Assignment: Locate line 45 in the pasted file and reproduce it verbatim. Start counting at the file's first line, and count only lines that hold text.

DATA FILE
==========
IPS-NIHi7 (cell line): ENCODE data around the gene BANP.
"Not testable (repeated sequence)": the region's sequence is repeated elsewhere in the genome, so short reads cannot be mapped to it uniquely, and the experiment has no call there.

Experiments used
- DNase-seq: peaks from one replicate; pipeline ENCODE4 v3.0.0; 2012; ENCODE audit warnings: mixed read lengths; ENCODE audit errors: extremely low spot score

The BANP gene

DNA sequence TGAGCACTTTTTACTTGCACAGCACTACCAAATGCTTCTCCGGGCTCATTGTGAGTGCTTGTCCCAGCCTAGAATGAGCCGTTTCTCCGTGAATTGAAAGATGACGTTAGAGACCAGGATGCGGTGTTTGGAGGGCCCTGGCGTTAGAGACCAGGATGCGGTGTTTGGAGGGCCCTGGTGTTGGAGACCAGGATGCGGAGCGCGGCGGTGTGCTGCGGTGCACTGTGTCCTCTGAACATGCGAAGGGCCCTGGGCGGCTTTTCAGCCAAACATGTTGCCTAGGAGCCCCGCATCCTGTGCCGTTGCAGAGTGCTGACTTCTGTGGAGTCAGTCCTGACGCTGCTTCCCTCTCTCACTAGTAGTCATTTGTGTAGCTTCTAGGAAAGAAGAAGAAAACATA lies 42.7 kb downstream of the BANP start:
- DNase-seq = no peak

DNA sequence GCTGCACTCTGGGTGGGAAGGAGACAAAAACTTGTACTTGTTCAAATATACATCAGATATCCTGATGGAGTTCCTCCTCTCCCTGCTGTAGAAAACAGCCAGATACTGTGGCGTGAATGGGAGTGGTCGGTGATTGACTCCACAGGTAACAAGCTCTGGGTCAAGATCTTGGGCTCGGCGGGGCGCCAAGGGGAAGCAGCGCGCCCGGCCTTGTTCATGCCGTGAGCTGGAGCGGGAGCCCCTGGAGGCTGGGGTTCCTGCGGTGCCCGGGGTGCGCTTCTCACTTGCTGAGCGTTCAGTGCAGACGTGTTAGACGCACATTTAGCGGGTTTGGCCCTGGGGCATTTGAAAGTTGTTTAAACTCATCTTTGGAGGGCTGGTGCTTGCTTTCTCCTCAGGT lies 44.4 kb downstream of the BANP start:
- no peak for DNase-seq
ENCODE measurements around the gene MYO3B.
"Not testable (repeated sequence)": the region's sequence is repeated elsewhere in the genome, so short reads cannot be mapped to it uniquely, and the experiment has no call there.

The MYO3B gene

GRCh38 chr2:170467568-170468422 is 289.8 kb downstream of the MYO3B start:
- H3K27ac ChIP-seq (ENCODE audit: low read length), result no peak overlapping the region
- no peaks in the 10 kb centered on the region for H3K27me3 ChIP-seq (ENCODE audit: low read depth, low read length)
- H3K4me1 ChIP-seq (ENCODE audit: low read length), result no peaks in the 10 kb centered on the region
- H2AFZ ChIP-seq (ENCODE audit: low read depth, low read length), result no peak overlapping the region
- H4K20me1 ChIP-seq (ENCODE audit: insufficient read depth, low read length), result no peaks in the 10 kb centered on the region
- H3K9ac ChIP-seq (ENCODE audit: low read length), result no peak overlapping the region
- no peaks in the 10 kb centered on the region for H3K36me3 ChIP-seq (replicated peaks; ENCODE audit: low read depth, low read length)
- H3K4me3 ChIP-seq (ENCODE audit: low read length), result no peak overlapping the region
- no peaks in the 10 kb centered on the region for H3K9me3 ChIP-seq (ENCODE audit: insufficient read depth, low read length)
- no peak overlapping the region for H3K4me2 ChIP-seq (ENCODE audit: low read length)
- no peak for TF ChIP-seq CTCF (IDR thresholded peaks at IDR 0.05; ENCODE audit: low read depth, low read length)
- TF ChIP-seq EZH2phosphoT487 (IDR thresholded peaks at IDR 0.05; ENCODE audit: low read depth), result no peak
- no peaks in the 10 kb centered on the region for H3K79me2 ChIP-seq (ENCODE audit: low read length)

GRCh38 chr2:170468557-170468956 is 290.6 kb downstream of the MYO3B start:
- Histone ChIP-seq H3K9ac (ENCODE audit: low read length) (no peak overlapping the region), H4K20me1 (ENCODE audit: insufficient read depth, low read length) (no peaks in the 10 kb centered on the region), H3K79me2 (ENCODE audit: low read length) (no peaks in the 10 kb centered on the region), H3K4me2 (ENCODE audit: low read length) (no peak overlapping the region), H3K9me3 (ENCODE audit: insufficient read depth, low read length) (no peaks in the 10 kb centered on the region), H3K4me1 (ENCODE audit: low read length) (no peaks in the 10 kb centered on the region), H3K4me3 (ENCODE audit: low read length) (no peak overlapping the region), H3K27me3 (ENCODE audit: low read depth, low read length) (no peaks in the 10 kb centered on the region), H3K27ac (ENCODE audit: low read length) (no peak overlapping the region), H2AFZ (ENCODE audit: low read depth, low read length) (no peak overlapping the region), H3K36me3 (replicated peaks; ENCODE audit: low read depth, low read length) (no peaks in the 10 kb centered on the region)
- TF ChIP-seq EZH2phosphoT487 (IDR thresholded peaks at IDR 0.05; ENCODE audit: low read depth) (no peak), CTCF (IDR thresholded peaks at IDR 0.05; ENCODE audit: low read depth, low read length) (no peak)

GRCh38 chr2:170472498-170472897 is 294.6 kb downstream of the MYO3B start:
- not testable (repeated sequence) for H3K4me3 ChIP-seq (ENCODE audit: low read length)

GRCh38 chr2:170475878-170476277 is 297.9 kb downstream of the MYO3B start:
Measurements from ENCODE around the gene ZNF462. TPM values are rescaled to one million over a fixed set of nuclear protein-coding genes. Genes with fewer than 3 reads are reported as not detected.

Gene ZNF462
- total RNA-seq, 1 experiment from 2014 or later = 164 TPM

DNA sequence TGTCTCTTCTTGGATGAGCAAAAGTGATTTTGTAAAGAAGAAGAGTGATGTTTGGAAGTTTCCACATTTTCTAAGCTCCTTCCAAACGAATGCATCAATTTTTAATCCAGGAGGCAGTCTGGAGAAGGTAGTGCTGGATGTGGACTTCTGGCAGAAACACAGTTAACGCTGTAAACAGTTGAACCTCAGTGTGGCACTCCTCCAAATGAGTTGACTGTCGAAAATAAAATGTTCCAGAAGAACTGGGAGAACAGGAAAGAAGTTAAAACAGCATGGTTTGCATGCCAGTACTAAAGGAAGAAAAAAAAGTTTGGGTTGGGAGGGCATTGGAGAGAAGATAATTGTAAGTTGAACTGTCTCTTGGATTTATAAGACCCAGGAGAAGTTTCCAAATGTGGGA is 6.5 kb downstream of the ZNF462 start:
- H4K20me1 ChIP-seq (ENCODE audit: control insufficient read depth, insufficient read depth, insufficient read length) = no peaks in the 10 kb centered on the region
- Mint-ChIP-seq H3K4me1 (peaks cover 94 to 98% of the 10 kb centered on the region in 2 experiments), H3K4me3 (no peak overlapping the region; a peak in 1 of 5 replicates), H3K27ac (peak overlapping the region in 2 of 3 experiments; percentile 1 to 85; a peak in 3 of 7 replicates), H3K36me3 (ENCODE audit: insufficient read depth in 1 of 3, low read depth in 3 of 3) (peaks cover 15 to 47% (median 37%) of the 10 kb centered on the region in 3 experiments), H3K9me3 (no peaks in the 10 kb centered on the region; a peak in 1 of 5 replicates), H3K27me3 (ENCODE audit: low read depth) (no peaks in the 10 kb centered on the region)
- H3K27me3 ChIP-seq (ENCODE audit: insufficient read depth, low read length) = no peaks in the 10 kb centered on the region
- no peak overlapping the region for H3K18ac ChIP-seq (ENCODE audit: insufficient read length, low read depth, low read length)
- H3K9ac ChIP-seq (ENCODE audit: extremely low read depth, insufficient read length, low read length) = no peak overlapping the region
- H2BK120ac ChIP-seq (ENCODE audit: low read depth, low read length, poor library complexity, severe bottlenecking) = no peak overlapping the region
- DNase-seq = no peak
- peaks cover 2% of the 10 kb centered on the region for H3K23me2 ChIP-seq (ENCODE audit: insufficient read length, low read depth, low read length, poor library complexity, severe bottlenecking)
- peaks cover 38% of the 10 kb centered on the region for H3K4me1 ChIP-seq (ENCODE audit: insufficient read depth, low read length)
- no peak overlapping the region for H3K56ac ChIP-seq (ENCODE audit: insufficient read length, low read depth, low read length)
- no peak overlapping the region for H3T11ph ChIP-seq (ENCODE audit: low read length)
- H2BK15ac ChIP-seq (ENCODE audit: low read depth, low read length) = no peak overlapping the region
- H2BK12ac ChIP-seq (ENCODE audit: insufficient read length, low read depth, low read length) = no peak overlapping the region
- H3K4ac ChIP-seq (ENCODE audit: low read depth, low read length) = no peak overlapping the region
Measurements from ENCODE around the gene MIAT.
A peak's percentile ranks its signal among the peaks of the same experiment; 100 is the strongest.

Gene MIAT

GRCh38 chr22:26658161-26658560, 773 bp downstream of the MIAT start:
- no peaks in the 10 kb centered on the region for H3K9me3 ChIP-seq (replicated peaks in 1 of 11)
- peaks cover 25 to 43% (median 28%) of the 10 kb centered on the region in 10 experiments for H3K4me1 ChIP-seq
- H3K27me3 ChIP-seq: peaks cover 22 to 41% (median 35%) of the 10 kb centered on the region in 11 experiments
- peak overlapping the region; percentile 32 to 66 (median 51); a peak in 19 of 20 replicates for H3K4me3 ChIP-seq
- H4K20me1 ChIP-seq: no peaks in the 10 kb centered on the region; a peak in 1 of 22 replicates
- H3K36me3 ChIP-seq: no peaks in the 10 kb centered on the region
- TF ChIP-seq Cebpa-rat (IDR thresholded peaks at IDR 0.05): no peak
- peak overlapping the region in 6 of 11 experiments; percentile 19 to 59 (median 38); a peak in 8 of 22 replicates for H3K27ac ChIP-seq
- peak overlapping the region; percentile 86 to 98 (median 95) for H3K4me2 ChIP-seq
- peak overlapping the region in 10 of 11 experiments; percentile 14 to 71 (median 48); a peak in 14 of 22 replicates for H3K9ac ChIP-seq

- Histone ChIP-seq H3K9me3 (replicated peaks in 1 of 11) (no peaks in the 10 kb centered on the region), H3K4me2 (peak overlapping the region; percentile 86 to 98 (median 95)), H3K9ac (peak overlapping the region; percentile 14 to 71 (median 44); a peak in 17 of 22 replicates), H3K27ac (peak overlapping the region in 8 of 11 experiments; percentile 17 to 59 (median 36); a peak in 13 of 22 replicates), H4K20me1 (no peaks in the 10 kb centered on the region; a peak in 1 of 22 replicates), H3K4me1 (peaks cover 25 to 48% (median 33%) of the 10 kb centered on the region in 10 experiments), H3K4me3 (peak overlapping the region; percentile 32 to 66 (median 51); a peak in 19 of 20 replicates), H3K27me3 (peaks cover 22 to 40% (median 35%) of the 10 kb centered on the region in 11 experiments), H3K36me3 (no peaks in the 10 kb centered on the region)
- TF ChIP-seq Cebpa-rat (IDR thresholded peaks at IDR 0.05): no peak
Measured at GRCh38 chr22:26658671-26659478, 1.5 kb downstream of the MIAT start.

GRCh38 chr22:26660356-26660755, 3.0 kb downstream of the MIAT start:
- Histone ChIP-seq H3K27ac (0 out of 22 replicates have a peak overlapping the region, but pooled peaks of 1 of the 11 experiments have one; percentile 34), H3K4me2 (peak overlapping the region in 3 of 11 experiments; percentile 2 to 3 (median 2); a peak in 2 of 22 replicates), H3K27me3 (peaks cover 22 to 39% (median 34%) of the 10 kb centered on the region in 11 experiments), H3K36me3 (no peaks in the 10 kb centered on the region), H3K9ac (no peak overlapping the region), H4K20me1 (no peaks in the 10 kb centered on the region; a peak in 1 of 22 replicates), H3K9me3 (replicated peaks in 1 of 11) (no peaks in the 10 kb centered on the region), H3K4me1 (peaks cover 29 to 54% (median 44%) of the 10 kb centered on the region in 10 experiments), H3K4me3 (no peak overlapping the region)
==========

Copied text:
- peaks cover 38% of the 10 kb centered on the region for H3K4me1 ChIP-seq (ENCODE audit: insufficient read depth, low read length)